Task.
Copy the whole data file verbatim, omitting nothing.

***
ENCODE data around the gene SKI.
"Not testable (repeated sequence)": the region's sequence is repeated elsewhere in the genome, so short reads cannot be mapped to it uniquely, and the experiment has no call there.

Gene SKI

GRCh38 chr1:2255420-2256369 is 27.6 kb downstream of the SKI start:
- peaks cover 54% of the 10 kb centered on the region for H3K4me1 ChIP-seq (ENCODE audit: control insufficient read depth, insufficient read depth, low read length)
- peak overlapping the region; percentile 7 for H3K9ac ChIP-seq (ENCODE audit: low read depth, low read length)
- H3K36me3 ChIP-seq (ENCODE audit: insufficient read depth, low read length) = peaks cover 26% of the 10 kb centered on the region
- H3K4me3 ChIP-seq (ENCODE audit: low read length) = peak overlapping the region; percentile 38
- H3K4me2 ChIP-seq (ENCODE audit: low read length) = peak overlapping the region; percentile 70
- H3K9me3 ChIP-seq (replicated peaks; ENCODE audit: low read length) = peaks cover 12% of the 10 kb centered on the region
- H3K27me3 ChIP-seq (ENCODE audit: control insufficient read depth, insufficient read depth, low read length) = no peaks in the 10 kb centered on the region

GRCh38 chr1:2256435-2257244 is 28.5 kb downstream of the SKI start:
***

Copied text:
ENCODE data around the gene SKI.
"Not testable (repeated sequence)": the region's sequence is repeated elsewhere in the genome, so short reads cannot be mapped to it uniquely, and the experiment has no call there.

Gene SKI

GRCh38 chr1:2255420-2256369 is 27.6 kb downstream of the SKI start:
- peaks cover 54% of the 10 kb centered on the region for H3K4me1 ChIP-seq (ENCODE audit: control insufficient read depth, insufficient read depth, low read length)
- peak overlapping the region; percentile 7 for H3K9ac ChIP-seq (ENCODE audit: low read depth, low read length)
- H3K36me3 ChIP-seq (ENCODE audit: insufficient read depth, low read length) = peaks cover 26% of the 10 kb centered on the region
- H3K4me3 ChIP-seq (ENCODE audit: low read length) = peak overlapping the region; percentile 38
- H3K4me2 ChIP-seq (ENCODE audit: low read length) = peak overlapping the region; percentile 70
- H3K9me3 ChIP-seq (replicated peaks; ENCODE audit: low read length) = peaks cover 12% of the 10 kb centered on the region
- H3K27me3 ChIP-seq (ENCODE audit: control insufficient read depth, insufficient read depth, low read length) = no peaks in the 10 kb centered on the region

GRCh38 chr1:2256435-2257244 is 28.5 kb downstream of the SKI start: